Sawasdee-ka! Welcome to my first (of many) posts relating to the magical land of Thailand! As Aussies many of us travel to Thailand and since it is my second home and favourite place in the world, I am often asked for advice on what to pack, do, see, and eat when in Thailand.
Although a quick Google search will provide you with an abundance of tips and checklists to help you prepare, I thought I’d put together my own little list of ’10 Things to Pack for a Trip to Thailand.’ This is by no means an exhaustive list, the idea is more to bring your attention to a few things you might not have thought of – things I wish I knew before my first trip. Hope it helps!
Enjoy your trip, and please feel free to share this to help our a friend who might be planning a trip to Thailand.
1. Memory foam
Ok at the risk of sounding like a past-her-prime dancer, these old joints are not what they used to be! Those staying in tourist friendly hotels will be fine, but if you are backpacking or staying in more rural areas, be warned. You are likely to be given a bed that is a wooden table with an inch thick mat ontop. I have so much respect for the Thai people who can sleep on the floor on cement and tiles! Even the elderly do it in Thailand, but my poor old body with all its aches and pains can’t cope. Nothing like waking up for a day of hiking or sightseeing and realising you can barely move. I spent a trip to Thailand (where I was teaching dance!) just aching all day every day. Not worth it. A roll of memory foam or similar to lay over the bed and take the edge off can be bought online and while it does add weight to your bag (so skip this one if you are not on that type of holiday, nice hotels don’t have this problem) but if you are roughing it and have hip or back complaints its BYO comfort!
As my friends know, I’m always packin’. At home, I can have up to 3 different muesli bars, a bag of pocorn and a fun size Twirl in my hand bag at any given moment.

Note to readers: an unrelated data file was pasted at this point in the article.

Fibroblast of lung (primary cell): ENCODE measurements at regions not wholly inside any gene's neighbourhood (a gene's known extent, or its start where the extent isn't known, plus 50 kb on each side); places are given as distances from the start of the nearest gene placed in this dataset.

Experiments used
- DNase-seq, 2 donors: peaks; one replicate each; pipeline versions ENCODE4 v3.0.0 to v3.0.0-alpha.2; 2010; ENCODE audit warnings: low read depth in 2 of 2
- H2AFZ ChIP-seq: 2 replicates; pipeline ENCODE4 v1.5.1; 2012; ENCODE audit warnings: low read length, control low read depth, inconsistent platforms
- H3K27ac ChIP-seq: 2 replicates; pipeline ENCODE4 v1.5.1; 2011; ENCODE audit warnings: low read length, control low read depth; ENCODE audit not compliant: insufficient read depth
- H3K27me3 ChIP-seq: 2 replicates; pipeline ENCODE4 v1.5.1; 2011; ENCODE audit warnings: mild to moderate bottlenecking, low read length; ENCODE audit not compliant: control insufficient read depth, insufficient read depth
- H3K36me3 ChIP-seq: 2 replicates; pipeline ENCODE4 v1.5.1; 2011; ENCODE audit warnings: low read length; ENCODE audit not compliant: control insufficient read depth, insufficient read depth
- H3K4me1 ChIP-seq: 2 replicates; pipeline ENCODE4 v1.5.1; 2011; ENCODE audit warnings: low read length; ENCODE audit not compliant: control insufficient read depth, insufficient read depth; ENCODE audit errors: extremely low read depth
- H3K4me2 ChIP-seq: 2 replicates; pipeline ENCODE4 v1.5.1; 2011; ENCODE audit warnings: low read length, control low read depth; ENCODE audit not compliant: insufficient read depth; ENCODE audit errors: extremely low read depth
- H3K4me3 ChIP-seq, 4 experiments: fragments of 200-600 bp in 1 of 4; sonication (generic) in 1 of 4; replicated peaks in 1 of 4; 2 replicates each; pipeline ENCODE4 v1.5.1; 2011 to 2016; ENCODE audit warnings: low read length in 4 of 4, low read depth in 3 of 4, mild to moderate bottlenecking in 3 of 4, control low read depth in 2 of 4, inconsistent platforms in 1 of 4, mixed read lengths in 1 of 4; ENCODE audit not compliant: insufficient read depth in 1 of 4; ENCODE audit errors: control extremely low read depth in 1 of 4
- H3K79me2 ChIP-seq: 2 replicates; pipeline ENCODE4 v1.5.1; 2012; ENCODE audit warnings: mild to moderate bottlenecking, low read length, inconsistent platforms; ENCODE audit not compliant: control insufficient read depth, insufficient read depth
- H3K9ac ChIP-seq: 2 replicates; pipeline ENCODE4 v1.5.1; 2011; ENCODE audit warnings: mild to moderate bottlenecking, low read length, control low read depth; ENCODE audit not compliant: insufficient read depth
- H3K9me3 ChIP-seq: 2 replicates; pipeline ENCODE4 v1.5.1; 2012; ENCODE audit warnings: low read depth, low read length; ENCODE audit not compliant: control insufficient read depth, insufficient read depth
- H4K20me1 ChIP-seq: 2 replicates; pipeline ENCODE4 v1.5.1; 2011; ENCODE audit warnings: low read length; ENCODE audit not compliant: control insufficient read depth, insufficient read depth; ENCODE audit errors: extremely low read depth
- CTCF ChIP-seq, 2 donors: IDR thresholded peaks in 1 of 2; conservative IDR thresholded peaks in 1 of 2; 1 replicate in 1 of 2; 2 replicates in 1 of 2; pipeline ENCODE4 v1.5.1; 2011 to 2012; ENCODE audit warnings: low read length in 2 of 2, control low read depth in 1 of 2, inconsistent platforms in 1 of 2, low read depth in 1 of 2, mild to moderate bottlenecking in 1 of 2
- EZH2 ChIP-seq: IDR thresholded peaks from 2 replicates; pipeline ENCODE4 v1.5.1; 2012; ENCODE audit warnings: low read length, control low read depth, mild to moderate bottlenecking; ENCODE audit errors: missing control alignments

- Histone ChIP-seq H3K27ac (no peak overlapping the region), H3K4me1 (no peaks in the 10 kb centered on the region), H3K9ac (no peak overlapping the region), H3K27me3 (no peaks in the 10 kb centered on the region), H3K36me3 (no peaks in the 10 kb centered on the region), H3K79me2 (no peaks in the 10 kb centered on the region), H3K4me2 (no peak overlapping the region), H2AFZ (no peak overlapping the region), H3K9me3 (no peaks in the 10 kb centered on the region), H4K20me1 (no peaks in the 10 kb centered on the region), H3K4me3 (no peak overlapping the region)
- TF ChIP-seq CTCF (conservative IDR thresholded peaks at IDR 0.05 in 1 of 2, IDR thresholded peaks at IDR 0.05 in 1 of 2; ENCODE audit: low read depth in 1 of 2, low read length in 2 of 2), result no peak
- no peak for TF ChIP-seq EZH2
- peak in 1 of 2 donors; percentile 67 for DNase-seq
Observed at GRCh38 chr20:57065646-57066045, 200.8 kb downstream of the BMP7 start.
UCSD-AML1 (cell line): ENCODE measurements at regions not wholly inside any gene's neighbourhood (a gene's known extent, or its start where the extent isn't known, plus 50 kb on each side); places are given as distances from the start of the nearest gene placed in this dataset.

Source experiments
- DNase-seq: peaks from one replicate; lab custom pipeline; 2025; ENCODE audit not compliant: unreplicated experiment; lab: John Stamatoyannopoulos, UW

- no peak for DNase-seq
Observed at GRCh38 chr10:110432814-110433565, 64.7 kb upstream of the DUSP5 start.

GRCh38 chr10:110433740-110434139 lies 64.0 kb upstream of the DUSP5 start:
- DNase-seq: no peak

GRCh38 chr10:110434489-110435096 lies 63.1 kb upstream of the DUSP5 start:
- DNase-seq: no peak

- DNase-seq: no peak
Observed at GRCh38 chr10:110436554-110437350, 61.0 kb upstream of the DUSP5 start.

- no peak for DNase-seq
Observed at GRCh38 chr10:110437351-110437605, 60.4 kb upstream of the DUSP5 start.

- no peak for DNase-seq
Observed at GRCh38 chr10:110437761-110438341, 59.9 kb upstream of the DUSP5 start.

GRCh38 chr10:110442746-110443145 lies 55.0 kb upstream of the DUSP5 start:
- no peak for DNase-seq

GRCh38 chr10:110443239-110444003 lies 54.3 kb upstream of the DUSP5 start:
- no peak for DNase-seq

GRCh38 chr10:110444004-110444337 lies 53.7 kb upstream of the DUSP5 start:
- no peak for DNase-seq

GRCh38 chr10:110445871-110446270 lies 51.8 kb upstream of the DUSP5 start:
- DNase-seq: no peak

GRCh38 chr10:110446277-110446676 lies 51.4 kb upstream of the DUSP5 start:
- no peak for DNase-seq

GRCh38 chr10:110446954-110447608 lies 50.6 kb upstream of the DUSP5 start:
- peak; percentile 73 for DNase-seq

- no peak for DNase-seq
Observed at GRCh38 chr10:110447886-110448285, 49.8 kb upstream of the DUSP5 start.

Now, this might just be a personal priority you won’t be as fussed by. You will eat very well in Bangkok and around tourist destinations, but in more remote areas you might not be so lucky. Please don’t get me wrong, Thai food is beautiful, fresh and very rich in flavour. Sometimes though, I just like to have snacks from home with me – particularly if I am spending a long time away from home. Sometimes I crave very plain chips or biscuits after a few days of intense flavours and spices, and you can’t always get what you are craving from the 7/11 so I come prepared. Not sure that I need to say this, but refrain from eating your western food in front of your Thai hosts/friends, because manners!
(Does any one else get homefoodsickness? Just me?)
3. A light jumper/sweater
Yessss I know you’re heading to an extremely humid and muggy climate, but believe me the second you get indoors these people pump the AC like nobody’s business. Like, they are notorious for it. Shopping centres and cinemas can get chilly, tour busses and the like can be absolutely freezing. Something lightweight in your backpack, especially if you feel the cold easily like I do, is a great idea, trust me!
4. Vicks Vapour Rub